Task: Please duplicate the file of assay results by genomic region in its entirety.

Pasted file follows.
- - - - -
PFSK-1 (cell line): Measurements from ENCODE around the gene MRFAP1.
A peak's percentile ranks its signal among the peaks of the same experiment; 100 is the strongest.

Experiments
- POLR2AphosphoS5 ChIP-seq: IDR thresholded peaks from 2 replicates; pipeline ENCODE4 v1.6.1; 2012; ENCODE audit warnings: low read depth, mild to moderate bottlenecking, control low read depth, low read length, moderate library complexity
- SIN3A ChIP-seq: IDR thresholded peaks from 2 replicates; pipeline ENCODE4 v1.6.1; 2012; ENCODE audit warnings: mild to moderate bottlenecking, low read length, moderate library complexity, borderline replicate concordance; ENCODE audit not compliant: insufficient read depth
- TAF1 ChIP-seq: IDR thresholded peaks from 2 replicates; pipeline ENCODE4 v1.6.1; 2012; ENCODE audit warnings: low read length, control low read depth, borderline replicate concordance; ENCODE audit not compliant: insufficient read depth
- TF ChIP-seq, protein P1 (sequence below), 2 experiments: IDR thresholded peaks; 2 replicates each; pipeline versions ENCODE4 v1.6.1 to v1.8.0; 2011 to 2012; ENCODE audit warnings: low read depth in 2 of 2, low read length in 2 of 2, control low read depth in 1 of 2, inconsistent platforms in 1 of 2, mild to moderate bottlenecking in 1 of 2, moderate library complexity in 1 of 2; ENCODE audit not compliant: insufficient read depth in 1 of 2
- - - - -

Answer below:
PFSK-1 (cell line): Measurements from ENCODE around the gene MRFAP1.
A peak's percentile ranks its signal among the peaks of the same experiment; 100 is the strongest.

Experiments
- POLR2AphosphoS5 ChIP-seq: IDR thresholded peaks from 2 replicates; pipeline ENCODE4 v1.6.1; 2012; ENCODE audit warnings: low read depth, mild to moderate bottlenecking, control low read depth, low read length, moderate library complexity
- SIN3A ChIP-seq: IDR thresholded peaks from 2 replicates; pipeline ENCODE4 v1.6.1; 2012; ENCODE audit warnings: mild to moderate bottlenecking, low read length, moderate library complexity, borderline replicate concordance; ENCODE audit not compliant: insufficient read depth
- TAF1 ChIP-seq: IDR thresholded peaks from 2 replicates; pipeline ENCODE4 v1.6.1; 2012; ENCODE audit warnings: low read length, control low read depth, borderline replicate concordance; ENCODE audit not compliant: insufficient read depth
- TF ChIP-seq, protein P1 (sequence below), 2 experiments: IDR thresholded peaks; 2 replicates each; pipeline versions ENCODE4 v1.6.1 to v1.8.0; 2011 to 2012; ENCODE audit warnings: low read depth in 2 of 2, low read length in 2 of 2, control low read depth in 1 of 2, inconsistent platforms in 1 of 2, mild to moderate bottlenecking in 1 of 2, moderate library complexity in 1 of 2; ENCODE audit not compliant: insufficient read depth in 1 of 2